March 28, 2014 Lunch - Anatolia Doner Kebab and Dinner- Halibut Roulade with Roasted Vegetables and Steamed Asparagus.
At 1:30 p.m. I went with Bill Turner to lunch at the newly opened Anatolia Doner Kebab at 313-B Central N.W. Everything about Anatolia is the same except the space is bigger. This was its first day to be open in its new location. There is still no art on the walls, leaving large swatches of white and blue on all sides.
I had a Daily Special which is now $6.99. Today’s special was a seasoned chicken on rice with salad and a piece of baklava for dessert.
Bill had a salad with homemade dolmas (grape leaves rolled around a stuffing of rice and pine nuts and herbs or whatever you choose, such as ground lamb) and black olives and his lunch was about $12.00, because he had picked a combination of things that had their own separate prices.
We talked to the owner and when we asked him about Kibbeh, he said, “It will take a while for us to get things straightened out and organize the kitchen so that you can order whatever you want.” Since I usually order the Daily Special, I am happy with whatever they chose to serve, especially since it seems to change daily.
When Suzette came home around 3:30 we took a nap and then at 5:00 we rode the bike for about 40 minutes to I-40 and back and then discussed dinner. When we got home, Suzette asked if the halibut was a thick steak and I said, “No.” I suggested cooking the halibut rolled into a roulade and adding sautéed slices of tomato, like the California Cuisine dish we have fixed in the past. I also suggested couscous. Suzette said, “What about tomato couscous?” I said, “Great.”
We got out the halibut and looked at it. It was about 12 inches long, about ½ inch thick and about six inches wide. Suzette cut the filet down the middle length-ways to make two three inch by 12 inch long filets. I went to get the wine. We agreed upon a Sauvignon Blanc and I selected a Joel Gott (Costco $9.49), which is a pleasant drinking wine without a lot of citrus or tannin.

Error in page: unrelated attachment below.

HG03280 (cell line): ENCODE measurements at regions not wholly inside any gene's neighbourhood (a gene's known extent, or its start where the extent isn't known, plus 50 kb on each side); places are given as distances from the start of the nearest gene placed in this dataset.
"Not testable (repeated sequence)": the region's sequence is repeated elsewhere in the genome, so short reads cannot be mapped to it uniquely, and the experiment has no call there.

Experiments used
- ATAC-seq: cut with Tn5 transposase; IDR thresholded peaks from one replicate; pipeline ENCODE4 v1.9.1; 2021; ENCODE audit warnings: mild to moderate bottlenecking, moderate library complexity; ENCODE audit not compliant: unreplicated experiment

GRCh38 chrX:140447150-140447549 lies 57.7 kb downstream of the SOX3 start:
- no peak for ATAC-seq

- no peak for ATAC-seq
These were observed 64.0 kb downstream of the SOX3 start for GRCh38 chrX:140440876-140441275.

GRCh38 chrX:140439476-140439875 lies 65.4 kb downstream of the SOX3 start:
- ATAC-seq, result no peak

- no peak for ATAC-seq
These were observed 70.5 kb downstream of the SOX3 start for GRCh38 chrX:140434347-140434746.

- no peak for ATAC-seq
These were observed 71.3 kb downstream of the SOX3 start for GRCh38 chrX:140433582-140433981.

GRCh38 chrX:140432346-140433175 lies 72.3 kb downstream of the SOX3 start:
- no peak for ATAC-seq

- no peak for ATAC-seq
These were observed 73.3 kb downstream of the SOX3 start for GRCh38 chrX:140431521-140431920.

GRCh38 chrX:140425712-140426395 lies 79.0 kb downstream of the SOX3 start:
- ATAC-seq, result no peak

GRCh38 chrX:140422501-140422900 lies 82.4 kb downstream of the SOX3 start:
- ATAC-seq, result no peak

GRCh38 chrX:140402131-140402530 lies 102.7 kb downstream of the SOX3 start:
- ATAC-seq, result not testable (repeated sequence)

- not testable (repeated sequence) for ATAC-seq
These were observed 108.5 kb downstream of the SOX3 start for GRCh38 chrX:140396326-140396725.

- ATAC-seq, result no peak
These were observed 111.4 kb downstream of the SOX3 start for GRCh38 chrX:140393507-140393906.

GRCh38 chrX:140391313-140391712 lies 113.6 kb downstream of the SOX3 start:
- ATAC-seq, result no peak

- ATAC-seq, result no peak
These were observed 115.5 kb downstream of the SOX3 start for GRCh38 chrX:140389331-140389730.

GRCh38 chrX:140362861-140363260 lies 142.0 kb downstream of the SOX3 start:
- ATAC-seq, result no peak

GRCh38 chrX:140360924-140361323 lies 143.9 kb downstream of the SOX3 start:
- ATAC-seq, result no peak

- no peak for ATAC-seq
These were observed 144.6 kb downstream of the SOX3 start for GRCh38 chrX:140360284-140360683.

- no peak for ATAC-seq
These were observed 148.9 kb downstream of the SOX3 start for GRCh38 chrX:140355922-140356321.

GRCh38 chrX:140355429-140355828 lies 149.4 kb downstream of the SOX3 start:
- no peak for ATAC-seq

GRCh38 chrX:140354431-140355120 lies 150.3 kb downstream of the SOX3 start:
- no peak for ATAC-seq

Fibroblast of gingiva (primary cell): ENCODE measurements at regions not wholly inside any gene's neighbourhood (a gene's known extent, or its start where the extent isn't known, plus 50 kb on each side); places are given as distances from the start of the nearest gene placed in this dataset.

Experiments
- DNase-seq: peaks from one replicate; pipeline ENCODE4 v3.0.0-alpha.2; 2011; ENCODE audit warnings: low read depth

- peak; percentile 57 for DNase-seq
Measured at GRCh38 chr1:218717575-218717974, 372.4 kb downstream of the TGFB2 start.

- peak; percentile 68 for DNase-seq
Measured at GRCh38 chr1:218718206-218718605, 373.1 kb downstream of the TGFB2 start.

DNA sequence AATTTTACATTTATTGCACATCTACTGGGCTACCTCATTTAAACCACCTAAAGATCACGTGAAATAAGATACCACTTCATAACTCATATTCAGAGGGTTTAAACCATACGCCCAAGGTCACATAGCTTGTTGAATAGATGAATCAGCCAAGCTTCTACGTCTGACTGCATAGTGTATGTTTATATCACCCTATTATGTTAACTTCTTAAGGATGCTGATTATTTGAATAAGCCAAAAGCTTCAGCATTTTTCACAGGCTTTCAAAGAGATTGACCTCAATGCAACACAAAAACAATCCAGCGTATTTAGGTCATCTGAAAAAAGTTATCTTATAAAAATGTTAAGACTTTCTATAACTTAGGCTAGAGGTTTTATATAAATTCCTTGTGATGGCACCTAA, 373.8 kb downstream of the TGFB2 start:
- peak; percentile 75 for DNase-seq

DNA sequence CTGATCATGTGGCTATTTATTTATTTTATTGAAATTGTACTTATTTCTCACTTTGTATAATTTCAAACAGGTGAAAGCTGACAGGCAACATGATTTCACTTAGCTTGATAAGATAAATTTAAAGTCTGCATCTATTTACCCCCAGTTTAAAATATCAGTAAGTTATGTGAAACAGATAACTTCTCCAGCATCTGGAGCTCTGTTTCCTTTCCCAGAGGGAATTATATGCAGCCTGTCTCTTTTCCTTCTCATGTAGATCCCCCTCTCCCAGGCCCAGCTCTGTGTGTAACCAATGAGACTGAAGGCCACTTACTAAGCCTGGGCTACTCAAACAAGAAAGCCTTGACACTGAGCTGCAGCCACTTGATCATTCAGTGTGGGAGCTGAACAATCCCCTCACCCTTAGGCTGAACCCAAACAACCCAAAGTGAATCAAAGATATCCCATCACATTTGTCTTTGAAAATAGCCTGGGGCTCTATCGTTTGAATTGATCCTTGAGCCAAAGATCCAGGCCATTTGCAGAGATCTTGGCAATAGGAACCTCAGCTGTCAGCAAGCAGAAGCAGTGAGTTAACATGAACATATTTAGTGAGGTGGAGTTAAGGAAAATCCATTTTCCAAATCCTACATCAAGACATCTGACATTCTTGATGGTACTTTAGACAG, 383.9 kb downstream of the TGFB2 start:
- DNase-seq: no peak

When I returned upstairs, Suzette had rolled each 3 by 12 inch long halibut filet around a thick slice of lemon and used a 5 inch long bamboo skewer to hold the rolls firmly and had run the PPI canola oil from last week’s fish frying through a strainer to remove all the food particles into a large skillet and was sautéing the fish rolls and had stemmed the asparagus and had it steaming in the steamer.
In another skillet were the roasted vegetables we had thawed out from the freezer. Suzette said she had decided to sauté the roasted vegetables instead of making couscous. Suzette asked me to make some tartar sauce and I got the mayonnaise from the fridge. And then went looking deeper in the fridge for the pickle relish and horseradish. When I returned from the fridge Suzette had ladled a large spoonful of mayo into a bowl and squeezed lemon on it, so I added the relish and horseradish and mixed everything together and we were ready to eat.
We loved the halibut cooked in this manner. The edges were crisp and the center was tender. Only about 1 square inch on each roulade was undercooked, which is remarkable. The rest of the fish was tender and flaky except at the edges, which were crispy.
The roasted vegetables were soft and tender, also; but the asparagus was crisp and not over cooked, so the asparagus was delicious and along with the edges of the fish rolls, the crispest textures of the meal.
This was a wonderful meal. Suzette said she liked the way we sautéed the fish better than poaching which make it soft and tender but without any crisp texture and better than fried fish which tends to soak the fish full of oil. This method keeps the flesh of the fish fresh without any undue moisture from the poaching medium or exceedingly oily from the submersion in frying oil, except for the edge of the roll which is crisp and golden browned part that is a pleasant and little different in texture anyway.
After dinner I had a bowl of spumoni ice cream with lemon curd and chocolate sauce and a dash of cognac with a cup of tea and a glass of Calvados. This was too many flavors. I should have limited dessert to the spumoni with the dash of cognac.
I woke up during the night and watched all of “Seven Years in Tibet” for the first time, which I found to be unbelievably moving. It is a true story about an Austrian soldier who is a world class mountain climber who escapes with a friend from a British P.O.W. camp in India in 1943 and climbed into Tibet. They eventually make it to Lhasa and were befriended by Tibetans and he befriended the Dali Lama. He returned to Austria in 1950 when the Chinese invaded Tibet and the Dali Lama left in 1959; a very lovely and moving story.